Reza Zarrab is an Iranian-Turkish gold trader. He's also pleaded guilty to money laundering, bank fraud, and other charges.
But the U.S. government is using him as a key witness in the New York criminal trial of his alleged counterpart, Mehmet Hakan Atilla. Atilla has pleaded not guilty in his case.
Zarrab admitted in court that he likely made at least $100 million from helping Iran launder money, and suggested it could even be "maybe $150 million." He earned a 0.4% cut for moving money illegally through international banks.
Though Zarrab won't say how much he helped Iran move, based on that percentage, the figure is anywhere from $25 billion to $37 billion.
This isn't the first time an individual has helped Iran with massive money laundering. According to the UN Panel of Experts, in 2011, a local businessman in one country transferred $1 billion from Iran's central bank to countries across the world by using fake documents.
Zarrab has testified that Iran had $3 billion at Halkbank, a Turkish state-owned bank. Zarrab said those were the accounts he worked on emptying in order to transfer Iranian funds. Halkbank has denied the accusations.
So how in the world did Zarrab spend all that money?
As he tells it: on prostitutes and Disney World, though not at the same time. Zarrab admitted that he's paid for prostitutes to satisfy "others," which probably means as clients and business partners.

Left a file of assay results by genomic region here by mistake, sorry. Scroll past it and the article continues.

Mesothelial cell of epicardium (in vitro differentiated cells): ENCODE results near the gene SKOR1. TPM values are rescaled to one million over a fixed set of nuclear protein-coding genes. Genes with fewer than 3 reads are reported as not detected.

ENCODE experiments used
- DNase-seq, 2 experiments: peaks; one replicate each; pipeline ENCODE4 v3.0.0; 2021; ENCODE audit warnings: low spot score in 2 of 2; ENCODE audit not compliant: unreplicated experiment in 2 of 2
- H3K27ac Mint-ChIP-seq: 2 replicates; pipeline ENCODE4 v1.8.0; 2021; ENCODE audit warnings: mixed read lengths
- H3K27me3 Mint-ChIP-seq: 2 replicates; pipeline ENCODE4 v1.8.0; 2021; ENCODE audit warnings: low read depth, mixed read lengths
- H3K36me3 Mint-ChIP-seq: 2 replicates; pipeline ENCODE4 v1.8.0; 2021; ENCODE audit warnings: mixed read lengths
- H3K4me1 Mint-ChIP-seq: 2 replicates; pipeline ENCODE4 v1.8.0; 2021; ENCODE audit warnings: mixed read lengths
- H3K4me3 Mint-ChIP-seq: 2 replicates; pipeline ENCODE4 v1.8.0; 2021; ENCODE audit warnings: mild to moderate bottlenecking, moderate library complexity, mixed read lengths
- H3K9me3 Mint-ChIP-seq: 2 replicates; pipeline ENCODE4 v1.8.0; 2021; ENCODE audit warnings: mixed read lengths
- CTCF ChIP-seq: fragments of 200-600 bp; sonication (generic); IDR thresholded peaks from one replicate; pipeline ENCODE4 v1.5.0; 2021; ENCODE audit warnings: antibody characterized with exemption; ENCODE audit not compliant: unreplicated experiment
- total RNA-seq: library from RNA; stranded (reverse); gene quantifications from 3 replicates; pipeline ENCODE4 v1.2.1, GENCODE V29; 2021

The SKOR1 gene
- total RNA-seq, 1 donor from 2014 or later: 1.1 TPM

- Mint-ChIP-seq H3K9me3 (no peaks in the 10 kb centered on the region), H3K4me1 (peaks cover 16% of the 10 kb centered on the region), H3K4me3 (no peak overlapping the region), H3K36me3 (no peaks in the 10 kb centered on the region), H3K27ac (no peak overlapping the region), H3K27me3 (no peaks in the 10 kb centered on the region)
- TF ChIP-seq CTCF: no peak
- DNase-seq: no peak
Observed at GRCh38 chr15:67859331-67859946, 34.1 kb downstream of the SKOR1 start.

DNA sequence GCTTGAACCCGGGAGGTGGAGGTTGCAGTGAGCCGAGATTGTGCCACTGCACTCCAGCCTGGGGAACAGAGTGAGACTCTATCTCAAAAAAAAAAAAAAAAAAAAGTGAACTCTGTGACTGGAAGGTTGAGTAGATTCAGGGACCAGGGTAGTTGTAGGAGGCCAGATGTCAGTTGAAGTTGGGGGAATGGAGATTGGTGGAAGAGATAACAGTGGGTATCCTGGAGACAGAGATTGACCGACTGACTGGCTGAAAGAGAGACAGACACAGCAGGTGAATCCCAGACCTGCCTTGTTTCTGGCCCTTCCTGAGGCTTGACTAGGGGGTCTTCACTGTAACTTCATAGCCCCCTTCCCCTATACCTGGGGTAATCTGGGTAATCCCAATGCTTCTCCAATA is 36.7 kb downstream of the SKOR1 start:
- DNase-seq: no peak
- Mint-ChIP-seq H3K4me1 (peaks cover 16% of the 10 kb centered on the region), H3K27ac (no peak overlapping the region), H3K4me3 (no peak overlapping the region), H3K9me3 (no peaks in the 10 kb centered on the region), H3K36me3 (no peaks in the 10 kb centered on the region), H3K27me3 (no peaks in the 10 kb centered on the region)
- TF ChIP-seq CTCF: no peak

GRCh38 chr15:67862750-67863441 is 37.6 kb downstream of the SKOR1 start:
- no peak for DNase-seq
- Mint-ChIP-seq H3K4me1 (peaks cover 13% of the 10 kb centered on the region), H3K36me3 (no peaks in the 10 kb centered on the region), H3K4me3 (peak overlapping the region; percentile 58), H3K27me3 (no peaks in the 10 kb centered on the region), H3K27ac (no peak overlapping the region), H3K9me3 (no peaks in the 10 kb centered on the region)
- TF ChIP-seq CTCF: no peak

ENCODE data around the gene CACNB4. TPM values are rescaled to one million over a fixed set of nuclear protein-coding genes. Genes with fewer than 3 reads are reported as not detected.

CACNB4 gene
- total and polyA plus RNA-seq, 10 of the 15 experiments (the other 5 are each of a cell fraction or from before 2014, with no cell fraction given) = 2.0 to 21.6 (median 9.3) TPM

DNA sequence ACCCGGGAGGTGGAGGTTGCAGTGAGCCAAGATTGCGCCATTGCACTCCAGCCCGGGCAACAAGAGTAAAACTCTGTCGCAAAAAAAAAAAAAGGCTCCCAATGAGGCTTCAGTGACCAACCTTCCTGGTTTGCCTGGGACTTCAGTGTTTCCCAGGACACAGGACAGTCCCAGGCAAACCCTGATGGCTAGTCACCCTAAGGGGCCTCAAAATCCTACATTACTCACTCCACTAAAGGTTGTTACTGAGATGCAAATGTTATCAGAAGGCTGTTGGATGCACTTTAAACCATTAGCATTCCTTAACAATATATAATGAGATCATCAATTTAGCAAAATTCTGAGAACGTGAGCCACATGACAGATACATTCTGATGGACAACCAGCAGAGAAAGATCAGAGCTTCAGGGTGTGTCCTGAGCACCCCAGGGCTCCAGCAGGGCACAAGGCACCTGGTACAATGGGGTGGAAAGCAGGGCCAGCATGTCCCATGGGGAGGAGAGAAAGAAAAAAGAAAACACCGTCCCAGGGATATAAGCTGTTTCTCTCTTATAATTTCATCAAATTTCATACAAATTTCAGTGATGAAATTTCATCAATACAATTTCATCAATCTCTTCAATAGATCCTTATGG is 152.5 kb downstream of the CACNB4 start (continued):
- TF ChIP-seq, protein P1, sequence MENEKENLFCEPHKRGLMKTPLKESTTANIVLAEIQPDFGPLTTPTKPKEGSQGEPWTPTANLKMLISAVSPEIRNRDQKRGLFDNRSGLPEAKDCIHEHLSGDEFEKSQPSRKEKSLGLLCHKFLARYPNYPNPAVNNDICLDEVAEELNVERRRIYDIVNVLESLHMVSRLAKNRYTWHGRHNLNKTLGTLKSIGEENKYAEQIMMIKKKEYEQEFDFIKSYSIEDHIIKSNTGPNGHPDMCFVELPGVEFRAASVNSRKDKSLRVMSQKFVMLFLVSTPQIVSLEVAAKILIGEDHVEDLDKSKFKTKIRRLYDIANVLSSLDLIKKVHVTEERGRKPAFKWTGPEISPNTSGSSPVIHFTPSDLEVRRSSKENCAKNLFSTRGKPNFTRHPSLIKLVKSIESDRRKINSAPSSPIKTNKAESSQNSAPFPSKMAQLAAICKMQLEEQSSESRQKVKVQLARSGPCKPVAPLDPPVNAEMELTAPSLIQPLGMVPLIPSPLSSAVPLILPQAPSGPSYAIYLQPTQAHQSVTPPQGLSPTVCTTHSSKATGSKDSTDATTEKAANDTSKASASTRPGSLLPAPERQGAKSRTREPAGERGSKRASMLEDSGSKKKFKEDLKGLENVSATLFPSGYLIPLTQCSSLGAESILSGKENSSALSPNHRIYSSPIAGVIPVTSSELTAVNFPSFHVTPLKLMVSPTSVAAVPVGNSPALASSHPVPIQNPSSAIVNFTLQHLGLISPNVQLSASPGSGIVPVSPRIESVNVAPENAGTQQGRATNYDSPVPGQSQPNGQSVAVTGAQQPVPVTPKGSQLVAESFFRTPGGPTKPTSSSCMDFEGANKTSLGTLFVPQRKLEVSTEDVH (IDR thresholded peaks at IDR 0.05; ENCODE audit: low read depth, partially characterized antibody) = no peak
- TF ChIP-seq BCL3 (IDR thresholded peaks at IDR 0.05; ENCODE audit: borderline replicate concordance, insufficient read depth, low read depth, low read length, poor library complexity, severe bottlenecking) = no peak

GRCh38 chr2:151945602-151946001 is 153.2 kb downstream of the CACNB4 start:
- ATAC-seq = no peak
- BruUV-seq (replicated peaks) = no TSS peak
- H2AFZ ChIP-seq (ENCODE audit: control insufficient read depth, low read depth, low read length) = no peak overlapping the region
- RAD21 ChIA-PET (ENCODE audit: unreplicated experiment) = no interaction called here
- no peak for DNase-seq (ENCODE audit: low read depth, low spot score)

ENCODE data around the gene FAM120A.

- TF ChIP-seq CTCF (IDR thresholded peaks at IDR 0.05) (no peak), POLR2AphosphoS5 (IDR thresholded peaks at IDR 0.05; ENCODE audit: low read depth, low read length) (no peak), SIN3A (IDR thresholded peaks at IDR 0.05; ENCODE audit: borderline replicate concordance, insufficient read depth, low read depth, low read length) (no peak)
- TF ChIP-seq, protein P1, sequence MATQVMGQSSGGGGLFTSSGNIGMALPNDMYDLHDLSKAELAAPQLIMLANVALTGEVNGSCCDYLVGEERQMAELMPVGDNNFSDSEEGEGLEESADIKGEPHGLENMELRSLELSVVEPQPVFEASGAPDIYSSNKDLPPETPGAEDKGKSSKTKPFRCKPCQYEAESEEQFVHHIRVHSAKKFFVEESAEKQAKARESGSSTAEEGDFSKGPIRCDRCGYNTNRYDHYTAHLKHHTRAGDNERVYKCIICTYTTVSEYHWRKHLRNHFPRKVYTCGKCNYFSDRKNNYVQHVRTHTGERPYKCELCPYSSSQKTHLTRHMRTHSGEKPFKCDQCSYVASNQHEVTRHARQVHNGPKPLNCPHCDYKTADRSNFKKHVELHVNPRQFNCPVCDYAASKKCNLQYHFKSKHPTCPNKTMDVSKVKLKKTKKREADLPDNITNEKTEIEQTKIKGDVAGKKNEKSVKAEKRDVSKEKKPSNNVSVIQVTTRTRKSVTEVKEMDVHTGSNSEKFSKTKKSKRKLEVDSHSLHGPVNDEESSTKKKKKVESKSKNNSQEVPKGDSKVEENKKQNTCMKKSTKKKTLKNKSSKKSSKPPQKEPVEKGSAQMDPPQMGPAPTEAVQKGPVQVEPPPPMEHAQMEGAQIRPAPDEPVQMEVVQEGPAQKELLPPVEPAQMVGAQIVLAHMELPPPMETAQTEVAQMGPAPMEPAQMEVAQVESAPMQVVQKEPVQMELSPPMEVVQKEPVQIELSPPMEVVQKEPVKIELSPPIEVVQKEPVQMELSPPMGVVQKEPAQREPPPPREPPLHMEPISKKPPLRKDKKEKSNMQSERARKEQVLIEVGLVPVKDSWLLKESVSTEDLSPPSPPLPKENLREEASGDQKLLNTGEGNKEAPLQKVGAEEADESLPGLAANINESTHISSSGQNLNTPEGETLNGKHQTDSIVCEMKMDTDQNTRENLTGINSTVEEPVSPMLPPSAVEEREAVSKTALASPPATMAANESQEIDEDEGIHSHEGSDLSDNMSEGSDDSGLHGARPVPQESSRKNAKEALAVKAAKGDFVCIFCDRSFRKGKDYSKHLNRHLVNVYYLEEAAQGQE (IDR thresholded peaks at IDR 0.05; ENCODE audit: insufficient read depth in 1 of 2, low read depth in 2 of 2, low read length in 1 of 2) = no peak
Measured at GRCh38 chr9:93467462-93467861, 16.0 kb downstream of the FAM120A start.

He also said he had $102,000 on him when he was arrested in March of 2016, which he was planning to use for a 10-day, seven-person family vacation to Walt Disney World in Orlando.
While in jail in the United States, Zarrab had his lawyer funnel in $45,000 to bribe a prison guard, gaining access to alcohol and the guard's cell phone. Zarrab also bribed fellow inmates in order to use their phone minutes when his allotted talk time was up.
Zarrab's trial has flared up tensions between Turkey and the United States. The money launderer recently testified that top Turkish government officials intervened in the scheme. Both Turkish President Recep Tayyip Erdogan and former Turkish economy minister Zafer Caglayan have denied the allegations.
Zarrab is still awaiting his punishment, which could include several years of jail time. And even though we don't know exactly how much he laundered, we do know he was able to transfer a huge amount of money before being found out.
Kind of remarkable what one man is capable of, isn't it?